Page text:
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This is especially true, coming from New Hampshire—I’m a cold weather guy and here in North Carolina, it gets hot!
An AC unit is critical, even if you’re running on solar power.
When I was first planning to move into my tiny house, considering the possibility of running a solar powered air conditioner and cooling system weighed heavily on my mind.
After all, living in a humid state, I’ll tell you, I’m one who can’t tolerate the heat.
Even wives of sex addicts farther along in recovery may still be living in fear, or that old fear may creep up again, if you aren’t keeping her in the know about your recovery. Maybe not, and your marriage will suffer–or end–if this is the case.
If you are one of those who is taking recovery seriously you have probably received guidance from many individuals: therapists, sponsors, coaches, books, meetings, etc. It is important to remember that those who are there to help you through your personal recovery are not often marriage experts and some of their well-meaning marriage advice may hurt more than help. By putting your recovery first you are doing what is best for her. Ignore all advice that sounds anything like what I mentioned above–that “her side of the street” stuff. So, how do you let your wife in while respecting the anonymity of the group, while being able to feel safe in your counseling sessions without having to worry about having to go back and report everything that was said? Give her so much information that she doesn’t have to ask.
Is there anything else you want to know about my recovery?
I really don’t want you to feel like I am purposely keeping anything from you. Here are some things that are okay and even important to keep private.
I find these are much more successful when done in the context of a couple’s three day intensive.
It is likely that you have been told by some—if not most—of those guiding you in recovery that your wife needs to “stay on her side of the street.” (This was a quote used in a recent movie about sex addiction, referring to a popular belief about what recovery should look like for a couple.) Now, think about how many guys you hear in your recovery group say, “I am doing everything right, I am going to meetings, therapy, staying sober, but she is still angry! How frustrating it must be to be working so hard and go home to someone who may yell, throw things, blame, and not even trust that you are doing what you say you are doing. This is the best way you can love her and if she can’t see that she is being selfish. There is no doubt your wife had some degree of dysfunction in her past (please find me someone who hasn’t), and this current situation might have brought up some of these issues for her. How do you allow her to be involved while not feeling controlled and remaining in charge of your own recovery? (But know she probably still will and that’s okay.) In my extensive experience working with wives of sex addicts, here are some of the things they want to know and have a right to know: These are just a few examples.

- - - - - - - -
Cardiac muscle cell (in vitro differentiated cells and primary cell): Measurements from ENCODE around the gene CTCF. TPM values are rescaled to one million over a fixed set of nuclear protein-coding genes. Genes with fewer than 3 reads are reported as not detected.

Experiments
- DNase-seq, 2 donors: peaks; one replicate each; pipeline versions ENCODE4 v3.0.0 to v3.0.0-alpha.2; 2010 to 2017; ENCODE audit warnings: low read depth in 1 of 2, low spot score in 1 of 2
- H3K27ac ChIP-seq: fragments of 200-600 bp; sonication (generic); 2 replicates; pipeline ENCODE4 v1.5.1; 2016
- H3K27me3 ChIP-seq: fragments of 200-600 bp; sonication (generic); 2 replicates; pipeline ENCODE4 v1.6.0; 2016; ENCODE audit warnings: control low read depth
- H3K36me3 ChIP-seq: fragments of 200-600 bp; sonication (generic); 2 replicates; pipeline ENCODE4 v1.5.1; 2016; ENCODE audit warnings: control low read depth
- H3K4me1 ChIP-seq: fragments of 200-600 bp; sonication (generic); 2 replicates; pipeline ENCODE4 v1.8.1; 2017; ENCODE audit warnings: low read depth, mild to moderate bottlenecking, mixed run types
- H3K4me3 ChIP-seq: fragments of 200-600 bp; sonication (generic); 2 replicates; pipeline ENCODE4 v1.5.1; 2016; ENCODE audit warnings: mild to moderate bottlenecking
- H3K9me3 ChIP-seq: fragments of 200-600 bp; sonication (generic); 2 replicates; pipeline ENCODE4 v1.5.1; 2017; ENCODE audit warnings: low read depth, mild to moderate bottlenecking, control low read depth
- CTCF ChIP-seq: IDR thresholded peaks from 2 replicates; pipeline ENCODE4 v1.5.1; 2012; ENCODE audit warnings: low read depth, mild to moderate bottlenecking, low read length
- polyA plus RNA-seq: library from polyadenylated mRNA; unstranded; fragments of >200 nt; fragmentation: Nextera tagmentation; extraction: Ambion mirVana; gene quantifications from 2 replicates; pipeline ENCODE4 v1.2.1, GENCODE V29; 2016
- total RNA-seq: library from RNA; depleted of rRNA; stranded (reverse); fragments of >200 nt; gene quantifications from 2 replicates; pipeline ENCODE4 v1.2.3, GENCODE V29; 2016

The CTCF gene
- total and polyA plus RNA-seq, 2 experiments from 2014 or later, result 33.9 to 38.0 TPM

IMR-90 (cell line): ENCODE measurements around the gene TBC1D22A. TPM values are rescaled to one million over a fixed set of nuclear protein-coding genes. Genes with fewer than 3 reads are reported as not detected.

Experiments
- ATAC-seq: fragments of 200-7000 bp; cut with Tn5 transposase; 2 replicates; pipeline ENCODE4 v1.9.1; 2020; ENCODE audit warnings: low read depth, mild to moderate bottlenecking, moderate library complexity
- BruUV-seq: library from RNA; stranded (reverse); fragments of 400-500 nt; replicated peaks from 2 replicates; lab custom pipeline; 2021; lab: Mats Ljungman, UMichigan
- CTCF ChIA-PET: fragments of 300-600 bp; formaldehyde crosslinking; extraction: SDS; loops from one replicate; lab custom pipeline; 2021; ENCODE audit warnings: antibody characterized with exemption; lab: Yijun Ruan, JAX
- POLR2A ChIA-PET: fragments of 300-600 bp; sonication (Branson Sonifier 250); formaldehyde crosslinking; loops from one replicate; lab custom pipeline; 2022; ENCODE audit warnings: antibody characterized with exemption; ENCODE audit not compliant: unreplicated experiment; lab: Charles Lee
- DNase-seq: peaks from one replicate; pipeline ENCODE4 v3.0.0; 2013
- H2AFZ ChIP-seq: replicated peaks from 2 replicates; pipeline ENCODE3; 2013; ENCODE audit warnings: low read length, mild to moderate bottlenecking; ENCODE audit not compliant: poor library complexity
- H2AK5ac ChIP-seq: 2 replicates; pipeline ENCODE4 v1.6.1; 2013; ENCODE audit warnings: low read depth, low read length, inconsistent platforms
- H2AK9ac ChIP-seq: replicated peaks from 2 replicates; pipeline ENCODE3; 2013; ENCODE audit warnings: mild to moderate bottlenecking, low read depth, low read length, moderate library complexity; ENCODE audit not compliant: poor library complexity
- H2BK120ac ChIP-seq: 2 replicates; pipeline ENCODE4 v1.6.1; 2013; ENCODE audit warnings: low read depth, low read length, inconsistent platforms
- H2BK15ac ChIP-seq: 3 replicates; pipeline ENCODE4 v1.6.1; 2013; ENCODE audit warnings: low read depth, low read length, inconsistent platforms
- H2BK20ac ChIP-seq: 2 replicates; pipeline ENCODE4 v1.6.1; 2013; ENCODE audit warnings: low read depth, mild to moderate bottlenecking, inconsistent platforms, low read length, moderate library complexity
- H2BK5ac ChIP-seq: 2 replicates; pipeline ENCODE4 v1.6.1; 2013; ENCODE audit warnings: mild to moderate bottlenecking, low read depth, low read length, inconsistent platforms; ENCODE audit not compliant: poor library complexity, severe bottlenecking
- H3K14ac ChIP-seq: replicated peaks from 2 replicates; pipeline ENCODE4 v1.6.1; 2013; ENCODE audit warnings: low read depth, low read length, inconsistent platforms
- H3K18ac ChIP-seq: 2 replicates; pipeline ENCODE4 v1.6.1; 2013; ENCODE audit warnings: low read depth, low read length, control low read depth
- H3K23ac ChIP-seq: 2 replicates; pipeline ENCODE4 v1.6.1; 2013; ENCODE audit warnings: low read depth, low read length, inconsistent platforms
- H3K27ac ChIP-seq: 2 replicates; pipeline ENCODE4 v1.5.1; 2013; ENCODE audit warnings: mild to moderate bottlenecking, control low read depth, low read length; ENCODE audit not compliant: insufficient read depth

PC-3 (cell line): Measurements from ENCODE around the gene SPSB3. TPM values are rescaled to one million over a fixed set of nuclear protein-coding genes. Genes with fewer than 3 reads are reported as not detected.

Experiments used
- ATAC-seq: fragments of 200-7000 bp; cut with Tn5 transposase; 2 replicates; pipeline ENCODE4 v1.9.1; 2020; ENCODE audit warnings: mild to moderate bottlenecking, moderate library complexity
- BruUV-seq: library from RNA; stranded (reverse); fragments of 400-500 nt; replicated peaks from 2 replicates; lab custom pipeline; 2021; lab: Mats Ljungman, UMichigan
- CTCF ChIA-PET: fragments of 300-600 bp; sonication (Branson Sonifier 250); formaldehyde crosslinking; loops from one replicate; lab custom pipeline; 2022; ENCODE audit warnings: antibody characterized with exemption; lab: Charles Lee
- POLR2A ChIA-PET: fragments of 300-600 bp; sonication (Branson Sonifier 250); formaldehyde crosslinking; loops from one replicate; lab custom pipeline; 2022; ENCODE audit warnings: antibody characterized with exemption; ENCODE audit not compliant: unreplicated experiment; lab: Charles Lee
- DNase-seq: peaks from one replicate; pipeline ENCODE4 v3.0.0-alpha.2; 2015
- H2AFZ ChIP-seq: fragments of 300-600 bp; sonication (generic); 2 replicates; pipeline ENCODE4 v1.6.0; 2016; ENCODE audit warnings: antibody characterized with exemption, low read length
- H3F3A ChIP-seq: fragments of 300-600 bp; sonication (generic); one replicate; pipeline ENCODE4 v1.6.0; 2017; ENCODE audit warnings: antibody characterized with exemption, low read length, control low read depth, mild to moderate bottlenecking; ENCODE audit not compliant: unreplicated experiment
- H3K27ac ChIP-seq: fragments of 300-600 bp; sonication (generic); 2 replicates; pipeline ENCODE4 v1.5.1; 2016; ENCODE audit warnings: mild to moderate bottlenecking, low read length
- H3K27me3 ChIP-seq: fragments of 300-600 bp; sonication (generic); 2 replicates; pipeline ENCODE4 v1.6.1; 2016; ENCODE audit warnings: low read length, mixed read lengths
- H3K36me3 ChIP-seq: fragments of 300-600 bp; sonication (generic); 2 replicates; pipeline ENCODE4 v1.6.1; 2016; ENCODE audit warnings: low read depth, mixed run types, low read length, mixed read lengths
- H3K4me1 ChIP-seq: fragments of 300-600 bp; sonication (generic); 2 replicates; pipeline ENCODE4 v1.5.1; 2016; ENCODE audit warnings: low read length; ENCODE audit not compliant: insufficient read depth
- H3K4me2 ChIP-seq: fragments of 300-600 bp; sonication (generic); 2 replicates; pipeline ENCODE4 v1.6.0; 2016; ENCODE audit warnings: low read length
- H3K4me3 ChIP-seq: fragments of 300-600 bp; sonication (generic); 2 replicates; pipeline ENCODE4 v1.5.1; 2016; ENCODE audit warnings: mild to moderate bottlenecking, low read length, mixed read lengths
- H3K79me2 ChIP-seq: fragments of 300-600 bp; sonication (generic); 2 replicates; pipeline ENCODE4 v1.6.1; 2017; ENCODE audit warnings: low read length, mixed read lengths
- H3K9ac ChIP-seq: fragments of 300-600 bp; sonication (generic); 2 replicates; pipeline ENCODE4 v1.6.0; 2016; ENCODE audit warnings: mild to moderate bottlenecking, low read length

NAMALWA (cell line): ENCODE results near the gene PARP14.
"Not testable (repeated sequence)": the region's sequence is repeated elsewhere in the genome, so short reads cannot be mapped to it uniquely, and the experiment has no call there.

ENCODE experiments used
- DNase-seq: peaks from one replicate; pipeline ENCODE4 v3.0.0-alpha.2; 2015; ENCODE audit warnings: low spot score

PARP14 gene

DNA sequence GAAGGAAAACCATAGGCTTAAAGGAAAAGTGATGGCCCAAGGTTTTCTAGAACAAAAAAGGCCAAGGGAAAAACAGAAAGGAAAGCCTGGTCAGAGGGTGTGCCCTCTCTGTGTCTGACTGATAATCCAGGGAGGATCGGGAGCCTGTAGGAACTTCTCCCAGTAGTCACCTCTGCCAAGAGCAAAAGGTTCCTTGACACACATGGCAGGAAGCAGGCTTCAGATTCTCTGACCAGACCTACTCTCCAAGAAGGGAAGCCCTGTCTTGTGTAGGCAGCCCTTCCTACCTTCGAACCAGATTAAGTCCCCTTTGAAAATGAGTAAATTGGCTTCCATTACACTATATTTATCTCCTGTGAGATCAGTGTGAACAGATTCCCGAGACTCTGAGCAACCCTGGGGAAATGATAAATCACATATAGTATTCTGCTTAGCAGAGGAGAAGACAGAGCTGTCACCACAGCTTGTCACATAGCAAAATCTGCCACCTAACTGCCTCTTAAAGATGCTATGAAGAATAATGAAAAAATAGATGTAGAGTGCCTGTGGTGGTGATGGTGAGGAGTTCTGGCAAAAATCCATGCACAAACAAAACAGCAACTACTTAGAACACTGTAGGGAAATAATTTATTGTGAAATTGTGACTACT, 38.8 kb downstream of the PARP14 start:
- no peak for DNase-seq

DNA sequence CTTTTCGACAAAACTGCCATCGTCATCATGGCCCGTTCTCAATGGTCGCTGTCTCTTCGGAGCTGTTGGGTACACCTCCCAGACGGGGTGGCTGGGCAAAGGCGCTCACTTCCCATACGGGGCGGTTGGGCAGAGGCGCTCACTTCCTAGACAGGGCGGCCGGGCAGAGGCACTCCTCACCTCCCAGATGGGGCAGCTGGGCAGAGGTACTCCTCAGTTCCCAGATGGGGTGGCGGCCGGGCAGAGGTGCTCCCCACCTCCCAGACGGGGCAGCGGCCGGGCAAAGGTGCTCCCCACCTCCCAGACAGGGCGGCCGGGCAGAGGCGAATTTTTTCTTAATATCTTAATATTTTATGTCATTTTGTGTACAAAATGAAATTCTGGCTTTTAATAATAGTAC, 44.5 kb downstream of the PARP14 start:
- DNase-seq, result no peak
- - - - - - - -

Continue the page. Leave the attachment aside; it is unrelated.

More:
She needs to work her program and let you work yours. ” Considering the unstable state your wife may appear to be in, or the stonewalling you may be having to endure, the advice mentioned above might seem to make a lot of sense. But no matter how you look at it, with rare exception, your actions are the reason she is feeling what she is feeling now. Does she deserve to be told to butt out and wait for you to be ready to be there for her? Your wife can clue you in to what she needs to know.
But first, here is an example of how you can address some of the above questions: Honey, I have realized that you must feel pretty left out of my recovery.
I know I am gone so much with meetings and therapy and that must be so hard for you after all you have been through.
Are you incapable of being present in your marriage while doing recovery?